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National Science Foundation

Digital Strategy

The National Science Foundation

The National Science Foundation envisions a nation that capitalizes on new concepts in science and engineering and provides global leadership in advancing research and education.1 Unlike many other federal agencies, NSF does not directly perform the research we support; instead we fund scientists, engineers and educators directly through their own home institutions, typically universities and colleges.2 By funding ground-breaking research projects, transformative technology, and state-of-the-art facilities, NSF is creating educational opportunities for the science and engineering students who will make up the workforce and future of tomorrow.

NSF has always viewed openness and transparency as critical to achieving the agency’s mission. Consequently, the agency has built a strong foundation of openness policies and practices that guide its research and education activities. NSF has always been an open agency making all of its data, within the constraints of confidentiality and privacy, openly available via its website. New technologies, many of which received their basic funding from NSF, now provide the means for the agency to take these openness practices to the next level and into the 21st century.3

To learn more about what we do and how we work at NSF, visit NSF: What We Do.

Federal Digital Strategy Overview

On May 23, 2012, President Obama released a Memorandum calling for all government agencies to “identify ways to use innovative technologies to streamline their delivery of services to lower costs, decrease service delivery times, and improve the customer experience.4” In response to this directive, the Federal CIO released a strategy entitled "Digital Government: Building a 21st Century Platform to Better Serve the American People", which aims to deliver the general public and our government workforce access to government information and services on demand and on any device. The Digital Strategy focuses agency efforts in three broad areas: building information-centric systems and tools; utilizing shared platforms to improve information dissemination across government; and delivering customer-centric, highly effective services. Ultimately, the Digital Strategy aims to enable more efficient and coordinated delivery of digital information across the federal space.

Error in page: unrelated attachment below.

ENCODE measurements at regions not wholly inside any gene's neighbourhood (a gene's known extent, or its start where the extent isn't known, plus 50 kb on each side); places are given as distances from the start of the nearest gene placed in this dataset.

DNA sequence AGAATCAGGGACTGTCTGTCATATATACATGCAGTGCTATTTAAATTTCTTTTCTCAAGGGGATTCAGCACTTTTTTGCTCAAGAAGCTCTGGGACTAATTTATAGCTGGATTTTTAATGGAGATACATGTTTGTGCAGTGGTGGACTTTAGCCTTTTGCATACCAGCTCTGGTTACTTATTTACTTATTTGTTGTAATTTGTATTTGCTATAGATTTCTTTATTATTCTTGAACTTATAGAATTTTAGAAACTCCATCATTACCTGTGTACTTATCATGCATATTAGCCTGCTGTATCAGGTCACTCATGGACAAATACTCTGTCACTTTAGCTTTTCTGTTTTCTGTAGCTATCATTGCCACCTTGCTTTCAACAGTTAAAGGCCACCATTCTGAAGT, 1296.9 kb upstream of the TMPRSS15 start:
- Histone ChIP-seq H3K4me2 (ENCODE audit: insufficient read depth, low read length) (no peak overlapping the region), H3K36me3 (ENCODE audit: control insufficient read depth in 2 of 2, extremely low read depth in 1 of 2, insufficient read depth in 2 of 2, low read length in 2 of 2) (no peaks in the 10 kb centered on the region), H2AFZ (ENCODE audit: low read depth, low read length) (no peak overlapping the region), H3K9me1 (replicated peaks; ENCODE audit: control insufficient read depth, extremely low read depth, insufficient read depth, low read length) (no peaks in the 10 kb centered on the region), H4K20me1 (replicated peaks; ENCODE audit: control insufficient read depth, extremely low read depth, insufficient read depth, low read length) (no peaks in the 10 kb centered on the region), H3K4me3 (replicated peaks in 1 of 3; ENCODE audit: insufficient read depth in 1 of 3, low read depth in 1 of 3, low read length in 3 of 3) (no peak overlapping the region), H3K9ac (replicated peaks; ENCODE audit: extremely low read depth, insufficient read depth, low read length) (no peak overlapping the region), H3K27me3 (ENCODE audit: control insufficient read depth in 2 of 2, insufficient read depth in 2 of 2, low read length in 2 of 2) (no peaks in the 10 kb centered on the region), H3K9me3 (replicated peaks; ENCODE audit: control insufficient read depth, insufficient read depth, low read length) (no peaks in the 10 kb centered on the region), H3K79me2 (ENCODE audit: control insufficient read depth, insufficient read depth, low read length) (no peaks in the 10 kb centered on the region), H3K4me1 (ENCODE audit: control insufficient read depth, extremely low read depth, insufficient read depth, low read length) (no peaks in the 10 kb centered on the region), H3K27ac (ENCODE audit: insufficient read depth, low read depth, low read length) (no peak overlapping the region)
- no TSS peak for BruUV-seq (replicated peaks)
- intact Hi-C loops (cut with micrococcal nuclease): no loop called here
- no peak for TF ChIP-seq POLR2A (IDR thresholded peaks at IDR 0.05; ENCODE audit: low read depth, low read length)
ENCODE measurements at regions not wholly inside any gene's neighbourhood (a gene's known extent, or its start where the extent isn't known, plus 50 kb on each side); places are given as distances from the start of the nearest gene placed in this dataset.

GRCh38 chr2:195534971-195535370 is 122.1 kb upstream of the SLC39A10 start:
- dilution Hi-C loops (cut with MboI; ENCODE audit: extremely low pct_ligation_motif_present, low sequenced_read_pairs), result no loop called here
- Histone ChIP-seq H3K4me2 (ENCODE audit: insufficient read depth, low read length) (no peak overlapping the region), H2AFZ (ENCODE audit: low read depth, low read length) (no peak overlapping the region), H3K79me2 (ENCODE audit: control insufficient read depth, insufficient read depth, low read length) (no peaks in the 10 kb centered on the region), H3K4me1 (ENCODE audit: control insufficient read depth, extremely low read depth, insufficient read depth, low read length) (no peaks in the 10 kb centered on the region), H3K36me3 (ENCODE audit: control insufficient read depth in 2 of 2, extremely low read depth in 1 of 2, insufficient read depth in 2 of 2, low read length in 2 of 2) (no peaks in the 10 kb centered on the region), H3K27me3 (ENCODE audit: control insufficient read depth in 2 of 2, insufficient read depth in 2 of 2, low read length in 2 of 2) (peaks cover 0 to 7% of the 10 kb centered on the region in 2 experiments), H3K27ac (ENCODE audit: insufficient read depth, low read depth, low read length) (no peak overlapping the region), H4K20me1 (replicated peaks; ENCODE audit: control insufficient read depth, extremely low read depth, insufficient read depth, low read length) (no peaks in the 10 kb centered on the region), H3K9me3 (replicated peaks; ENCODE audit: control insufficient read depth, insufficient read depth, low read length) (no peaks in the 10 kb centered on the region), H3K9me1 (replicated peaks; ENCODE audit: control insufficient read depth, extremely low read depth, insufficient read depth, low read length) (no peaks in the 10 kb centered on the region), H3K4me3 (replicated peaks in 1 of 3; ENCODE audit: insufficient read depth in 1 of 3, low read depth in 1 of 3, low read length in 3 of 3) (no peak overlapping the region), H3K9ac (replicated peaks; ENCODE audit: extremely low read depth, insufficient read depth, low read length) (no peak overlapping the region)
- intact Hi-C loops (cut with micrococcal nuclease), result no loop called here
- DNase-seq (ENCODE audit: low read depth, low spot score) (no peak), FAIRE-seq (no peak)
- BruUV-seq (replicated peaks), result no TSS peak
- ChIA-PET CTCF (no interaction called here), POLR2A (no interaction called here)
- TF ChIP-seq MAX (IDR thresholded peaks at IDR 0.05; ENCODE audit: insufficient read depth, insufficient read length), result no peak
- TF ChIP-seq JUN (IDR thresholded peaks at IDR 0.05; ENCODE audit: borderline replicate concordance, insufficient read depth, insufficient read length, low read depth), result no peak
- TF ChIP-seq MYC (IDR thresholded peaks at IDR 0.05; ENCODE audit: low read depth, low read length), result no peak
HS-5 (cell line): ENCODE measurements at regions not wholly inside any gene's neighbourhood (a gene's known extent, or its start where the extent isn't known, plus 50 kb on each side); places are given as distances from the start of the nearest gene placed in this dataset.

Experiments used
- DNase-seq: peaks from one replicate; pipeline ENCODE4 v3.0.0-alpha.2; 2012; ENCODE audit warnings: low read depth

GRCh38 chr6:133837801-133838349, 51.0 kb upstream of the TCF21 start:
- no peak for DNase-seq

The Digital Government Strategy has three main goals:

  • Enable the American people and an increasingly mobile workforce to access high-quality digital government information and services anywhere, anytime, and on any device.
  • Ensure that as the government adjusts to this new digital world, we seize the opportunity to procure and manage devices, applications, and data in smart, secure and affordable ways.
  • Unlock the power of government data to spur innovation across our Nation and improve the quality of services for the American people.5

NSF thanks the public for providing input to help the agency prioritize which NSF information sets to make accessible through web APIs. The invitation to the public to vote or comment on information sets was part of NSF's effort to make agency data and services more useful and dynamic, key goals of the Digital Government Strategy. The deadline for public participation was Aug. 22. You can view the outcome of the public voting at http://nsfdigitalstrategy.ideascale.com

NSF welcomes your input and feedback on our implementation of federal digital strategy and open data requirements. Contact us to share your thoughts on NSF's open data activities.

NSF reports its progress on Digital Strategy activities in its Digital Strategy Report, which is available in HTML, XML and JSON.

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